levels have increased in major parts of the country

Figure 4: PM2.5 levels have increased in major parts of the country
Source: (Guttikunda, 2018)

Health Effects of Air Pollution

Strong links have long been established between exposure to air pollution and cardiovascular diseases, such as strokes and heart disease; cancers; chronic obstructive pulmonary diseases; respiratory diseases, including acute respiratory infections (especially in vulnerable groups like children and elderly); poor birth outcomes, etc. These entail adverse health, economic and developmental consequences (WHO, 2018).

In a study that appeared in The Lancet (Cohen et al, 2017), India had a contribution of 50 % in global estimates of mortality and disability-adjusted life-years attributable to ambient particulate matter pollution for the year 2015. 1 in 8 deaths in India is attributable to air pollution. A study by researchers of the Energy Policy Institute at the University of Chicago (EPIC) concluded that people in India would live 4.3 years longer if the country met the WHO guidelines (EPIC, 2018). 

Impacts of development on meteorology and air pollution

Urbanisation: Massive growth in urbanisation has been found to coincide with the growth in air pollution in many studies. Other than increase in pollution-emitting sources such as vehicles and industries, urbanisation also influences meteorology which in turn affects air quality as urban areas are often associated with altered meteorologies such as higher temperatures and lower wind speeds.

For instance, there is a considerable growth of urban and built-up area during the recent decades over National Capital Region (NCR) of India (17-fold increase in the urban extent). Results indicate a warming of 1.5–2 °C in the surface temperature and 4–5 °C in land surface temperature (LST) during the evening and nighttime due to the changes of land use land cover (LULC) to urban areas during the past five decades

Urban expansion as indicated by red colour for Delhi and its satellite

Figure 5 : (Top Panel) Urban expansion as indicated by red colour for Delhi and its satellite. The colour yellow and green are for mixed croplands and irrigated croplands, respectively. (Bottom Panel) Ambient temp increase with the increase in urbanisation over Delhi-NCR every decade Source: Sati and Mohan, 2018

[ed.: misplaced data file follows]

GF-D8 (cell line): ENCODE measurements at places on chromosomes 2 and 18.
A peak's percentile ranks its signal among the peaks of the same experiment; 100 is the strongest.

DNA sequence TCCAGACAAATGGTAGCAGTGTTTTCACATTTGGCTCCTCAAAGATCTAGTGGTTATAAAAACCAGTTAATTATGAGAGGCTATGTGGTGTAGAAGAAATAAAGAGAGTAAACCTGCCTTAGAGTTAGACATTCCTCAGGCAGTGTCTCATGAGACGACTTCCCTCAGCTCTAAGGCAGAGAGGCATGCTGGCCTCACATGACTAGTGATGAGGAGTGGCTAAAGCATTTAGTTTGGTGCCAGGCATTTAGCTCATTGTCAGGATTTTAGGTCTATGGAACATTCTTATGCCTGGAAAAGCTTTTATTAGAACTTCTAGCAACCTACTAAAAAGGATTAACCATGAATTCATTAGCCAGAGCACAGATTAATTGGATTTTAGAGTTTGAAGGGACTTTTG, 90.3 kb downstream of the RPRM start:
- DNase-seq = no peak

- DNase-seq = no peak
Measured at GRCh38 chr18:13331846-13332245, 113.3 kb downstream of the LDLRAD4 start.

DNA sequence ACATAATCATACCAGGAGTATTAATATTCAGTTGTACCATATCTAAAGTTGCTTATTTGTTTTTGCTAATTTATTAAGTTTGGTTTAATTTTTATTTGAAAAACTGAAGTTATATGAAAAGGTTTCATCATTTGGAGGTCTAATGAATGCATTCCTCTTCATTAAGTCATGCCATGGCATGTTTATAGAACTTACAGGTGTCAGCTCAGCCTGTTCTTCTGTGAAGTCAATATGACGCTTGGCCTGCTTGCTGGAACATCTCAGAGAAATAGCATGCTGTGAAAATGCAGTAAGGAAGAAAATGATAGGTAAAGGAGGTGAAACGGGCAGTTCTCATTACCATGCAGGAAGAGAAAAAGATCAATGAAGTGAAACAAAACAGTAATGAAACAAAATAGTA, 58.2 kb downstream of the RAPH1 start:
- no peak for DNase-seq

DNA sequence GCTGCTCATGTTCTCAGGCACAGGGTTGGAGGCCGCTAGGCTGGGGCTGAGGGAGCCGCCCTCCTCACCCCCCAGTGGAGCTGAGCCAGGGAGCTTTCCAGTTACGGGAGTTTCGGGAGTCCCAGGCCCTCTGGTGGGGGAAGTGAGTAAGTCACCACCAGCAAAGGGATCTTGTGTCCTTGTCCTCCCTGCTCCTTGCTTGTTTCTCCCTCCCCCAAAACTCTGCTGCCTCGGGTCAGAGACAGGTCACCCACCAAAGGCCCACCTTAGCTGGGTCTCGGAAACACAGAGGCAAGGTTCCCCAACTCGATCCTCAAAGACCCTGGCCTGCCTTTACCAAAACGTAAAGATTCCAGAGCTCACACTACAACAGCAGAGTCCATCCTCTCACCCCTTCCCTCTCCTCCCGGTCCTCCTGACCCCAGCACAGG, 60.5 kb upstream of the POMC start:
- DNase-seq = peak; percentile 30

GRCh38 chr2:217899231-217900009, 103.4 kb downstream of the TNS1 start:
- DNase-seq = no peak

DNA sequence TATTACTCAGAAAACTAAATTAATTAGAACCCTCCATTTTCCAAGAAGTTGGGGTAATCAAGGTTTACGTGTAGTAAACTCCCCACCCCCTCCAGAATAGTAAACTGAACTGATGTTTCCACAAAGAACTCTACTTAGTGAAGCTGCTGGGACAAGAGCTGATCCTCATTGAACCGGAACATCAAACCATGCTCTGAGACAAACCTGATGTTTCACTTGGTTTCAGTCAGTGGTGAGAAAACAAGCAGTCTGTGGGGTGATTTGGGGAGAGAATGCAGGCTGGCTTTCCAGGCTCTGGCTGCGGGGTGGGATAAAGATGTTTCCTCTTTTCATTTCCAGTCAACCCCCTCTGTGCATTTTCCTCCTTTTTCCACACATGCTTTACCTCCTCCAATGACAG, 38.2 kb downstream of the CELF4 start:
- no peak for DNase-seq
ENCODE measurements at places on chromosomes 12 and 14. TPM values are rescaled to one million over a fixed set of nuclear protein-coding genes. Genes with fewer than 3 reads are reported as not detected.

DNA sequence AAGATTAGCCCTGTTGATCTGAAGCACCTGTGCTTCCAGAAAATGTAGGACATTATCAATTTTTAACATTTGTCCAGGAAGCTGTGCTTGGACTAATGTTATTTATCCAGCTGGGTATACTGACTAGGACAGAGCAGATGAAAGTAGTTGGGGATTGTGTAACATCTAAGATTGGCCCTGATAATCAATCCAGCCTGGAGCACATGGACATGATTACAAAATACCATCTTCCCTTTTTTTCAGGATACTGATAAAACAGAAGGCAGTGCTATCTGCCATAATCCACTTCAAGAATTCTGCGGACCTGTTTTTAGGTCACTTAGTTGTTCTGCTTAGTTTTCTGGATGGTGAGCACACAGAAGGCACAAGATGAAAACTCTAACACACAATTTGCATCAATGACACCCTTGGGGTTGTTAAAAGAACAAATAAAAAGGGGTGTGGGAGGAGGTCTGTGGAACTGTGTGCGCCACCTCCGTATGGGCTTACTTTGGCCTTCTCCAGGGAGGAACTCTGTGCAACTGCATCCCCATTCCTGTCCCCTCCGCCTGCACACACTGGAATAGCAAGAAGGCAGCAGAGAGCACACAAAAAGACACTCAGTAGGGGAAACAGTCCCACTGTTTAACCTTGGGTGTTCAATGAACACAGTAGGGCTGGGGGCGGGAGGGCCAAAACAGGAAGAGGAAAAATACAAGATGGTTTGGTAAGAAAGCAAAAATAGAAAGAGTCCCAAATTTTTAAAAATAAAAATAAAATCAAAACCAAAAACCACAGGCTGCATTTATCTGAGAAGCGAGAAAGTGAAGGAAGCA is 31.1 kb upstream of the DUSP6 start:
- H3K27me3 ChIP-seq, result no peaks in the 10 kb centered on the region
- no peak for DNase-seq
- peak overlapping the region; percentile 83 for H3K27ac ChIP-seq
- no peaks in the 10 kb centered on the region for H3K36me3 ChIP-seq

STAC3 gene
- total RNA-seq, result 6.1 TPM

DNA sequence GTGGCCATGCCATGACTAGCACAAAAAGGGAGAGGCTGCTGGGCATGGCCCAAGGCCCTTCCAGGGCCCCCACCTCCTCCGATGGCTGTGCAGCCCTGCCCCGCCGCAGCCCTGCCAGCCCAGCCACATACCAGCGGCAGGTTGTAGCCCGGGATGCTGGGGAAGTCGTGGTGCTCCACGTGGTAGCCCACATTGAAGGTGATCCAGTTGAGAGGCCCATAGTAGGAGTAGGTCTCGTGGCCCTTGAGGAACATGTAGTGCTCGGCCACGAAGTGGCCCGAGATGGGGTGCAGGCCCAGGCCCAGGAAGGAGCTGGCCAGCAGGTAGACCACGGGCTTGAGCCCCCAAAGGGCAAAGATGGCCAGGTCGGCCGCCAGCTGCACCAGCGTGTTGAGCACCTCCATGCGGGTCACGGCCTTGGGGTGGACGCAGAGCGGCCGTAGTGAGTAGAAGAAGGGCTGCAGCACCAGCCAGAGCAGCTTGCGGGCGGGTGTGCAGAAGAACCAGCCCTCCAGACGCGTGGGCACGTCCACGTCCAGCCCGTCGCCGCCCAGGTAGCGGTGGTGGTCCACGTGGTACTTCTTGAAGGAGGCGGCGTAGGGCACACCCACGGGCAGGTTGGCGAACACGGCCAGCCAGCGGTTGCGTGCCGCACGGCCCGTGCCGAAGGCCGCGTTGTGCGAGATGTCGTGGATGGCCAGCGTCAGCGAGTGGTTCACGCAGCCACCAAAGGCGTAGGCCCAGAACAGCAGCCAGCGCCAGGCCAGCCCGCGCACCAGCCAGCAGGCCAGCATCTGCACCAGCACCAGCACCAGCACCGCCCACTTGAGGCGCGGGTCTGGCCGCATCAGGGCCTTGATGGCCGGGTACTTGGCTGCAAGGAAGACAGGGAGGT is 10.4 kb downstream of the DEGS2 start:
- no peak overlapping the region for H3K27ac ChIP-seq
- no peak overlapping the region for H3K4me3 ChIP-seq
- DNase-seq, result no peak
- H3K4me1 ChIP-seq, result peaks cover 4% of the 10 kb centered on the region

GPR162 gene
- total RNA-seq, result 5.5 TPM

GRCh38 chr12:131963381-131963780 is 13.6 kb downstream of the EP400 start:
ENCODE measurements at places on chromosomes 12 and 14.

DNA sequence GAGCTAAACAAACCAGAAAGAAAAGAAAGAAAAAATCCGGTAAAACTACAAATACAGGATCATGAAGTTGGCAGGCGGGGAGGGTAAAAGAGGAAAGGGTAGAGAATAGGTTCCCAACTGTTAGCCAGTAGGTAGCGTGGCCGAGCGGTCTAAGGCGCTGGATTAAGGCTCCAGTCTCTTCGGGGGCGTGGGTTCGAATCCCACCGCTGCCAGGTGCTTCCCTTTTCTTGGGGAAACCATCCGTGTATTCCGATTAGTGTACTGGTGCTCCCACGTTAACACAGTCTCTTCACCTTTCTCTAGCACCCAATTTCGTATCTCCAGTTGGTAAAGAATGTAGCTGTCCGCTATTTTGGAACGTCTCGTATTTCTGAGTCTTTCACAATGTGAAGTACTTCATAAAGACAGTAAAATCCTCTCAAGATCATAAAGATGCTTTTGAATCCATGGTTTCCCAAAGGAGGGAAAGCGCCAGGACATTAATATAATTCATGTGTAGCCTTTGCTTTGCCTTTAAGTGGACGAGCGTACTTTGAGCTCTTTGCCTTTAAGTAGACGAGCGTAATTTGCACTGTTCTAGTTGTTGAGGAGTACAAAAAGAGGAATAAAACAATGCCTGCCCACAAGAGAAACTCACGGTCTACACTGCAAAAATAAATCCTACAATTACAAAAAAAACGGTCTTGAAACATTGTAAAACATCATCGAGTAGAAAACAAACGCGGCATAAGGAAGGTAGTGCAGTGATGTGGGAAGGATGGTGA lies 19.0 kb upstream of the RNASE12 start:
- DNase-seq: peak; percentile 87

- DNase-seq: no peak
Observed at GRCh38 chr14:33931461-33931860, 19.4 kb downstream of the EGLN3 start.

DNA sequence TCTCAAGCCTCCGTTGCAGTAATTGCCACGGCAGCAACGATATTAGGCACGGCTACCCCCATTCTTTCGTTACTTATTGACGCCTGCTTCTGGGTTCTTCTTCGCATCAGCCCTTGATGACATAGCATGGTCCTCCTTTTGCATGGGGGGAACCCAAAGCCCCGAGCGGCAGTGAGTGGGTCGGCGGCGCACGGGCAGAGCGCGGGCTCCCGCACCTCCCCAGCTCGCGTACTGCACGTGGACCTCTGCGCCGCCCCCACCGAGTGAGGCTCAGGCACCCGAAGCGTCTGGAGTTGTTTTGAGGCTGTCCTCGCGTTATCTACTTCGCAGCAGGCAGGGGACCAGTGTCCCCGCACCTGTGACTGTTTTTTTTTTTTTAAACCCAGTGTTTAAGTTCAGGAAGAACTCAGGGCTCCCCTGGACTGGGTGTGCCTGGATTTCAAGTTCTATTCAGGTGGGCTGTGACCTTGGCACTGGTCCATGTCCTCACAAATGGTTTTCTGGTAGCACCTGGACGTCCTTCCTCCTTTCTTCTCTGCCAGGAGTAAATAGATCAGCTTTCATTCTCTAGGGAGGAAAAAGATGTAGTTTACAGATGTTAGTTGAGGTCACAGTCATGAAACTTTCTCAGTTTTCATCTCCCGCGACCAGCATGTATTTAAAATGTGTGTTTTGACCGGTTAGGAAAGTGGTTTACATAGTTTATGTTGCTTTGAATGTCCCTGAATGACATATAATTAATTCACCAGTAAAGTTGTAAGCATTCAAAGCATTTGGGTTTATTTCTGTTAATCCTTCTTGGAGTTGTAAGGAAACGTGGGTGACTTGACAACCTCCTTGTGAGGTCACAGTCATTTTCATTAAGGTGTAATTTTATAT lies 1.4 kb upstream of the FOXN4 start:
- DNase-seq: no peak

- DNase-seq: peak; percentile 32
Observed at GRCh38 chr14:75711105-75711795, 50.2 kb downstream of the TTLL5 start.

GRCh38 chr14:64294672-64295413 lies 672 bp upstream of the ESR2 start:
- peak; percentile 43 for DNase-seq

In a city, areas with high urban density are often marked with higher temperatures in comparison to the surrounding areas, a phenomenon known as urban heat island. Urban heat island effect has now been studied in many Indian cities including Delhi where temperatures at highly dense areas were observed to be higher by about 8-10°C in comparison to green areas within the city (Mohan et al 2012, 2013).

Technologies for Air Pollution Monitoring

  • The central nodal monitoring agency, CPCB, has two types of monitoring network. Under manual monitoring network, the air is sampled and then sent to lab for analysis. Under continuous ambient air quality monitoring (CAAQM) real-time data is generated by the instruments which are also displayed online for the public in general. As of 2018, there are 134 locations in the country with manual stations (CPCB, 2018) while 157 locations with CAAQ monitoring (CPCB, 2019). Some of the conventional instruments for air pollution monitoring are Fourier transform infrared (FTIR) instruments, gas chromatographs, and mass spectrometers (Prasad et al, 2011).
  • Nowadays, there are several categories of low cost sensors available for air pollution mitigation (European Commission, 2016). Electrochemical sensors are based on a chemical reaction between gases in the air and the electrode in a liquid inside a sensor. They are used to measure NO2, SO2, O3, NO and CO.
  • Pollutants like NO2, O3, CO are also measured by metal oxide sensor (resistive sensor, semiconductor) in which gases in the air react on the sensor surface and modify its resistance.
  • VOCs are measured by photo ionization detectors which ionise volatile organic compounds and measures the resulting electrical current.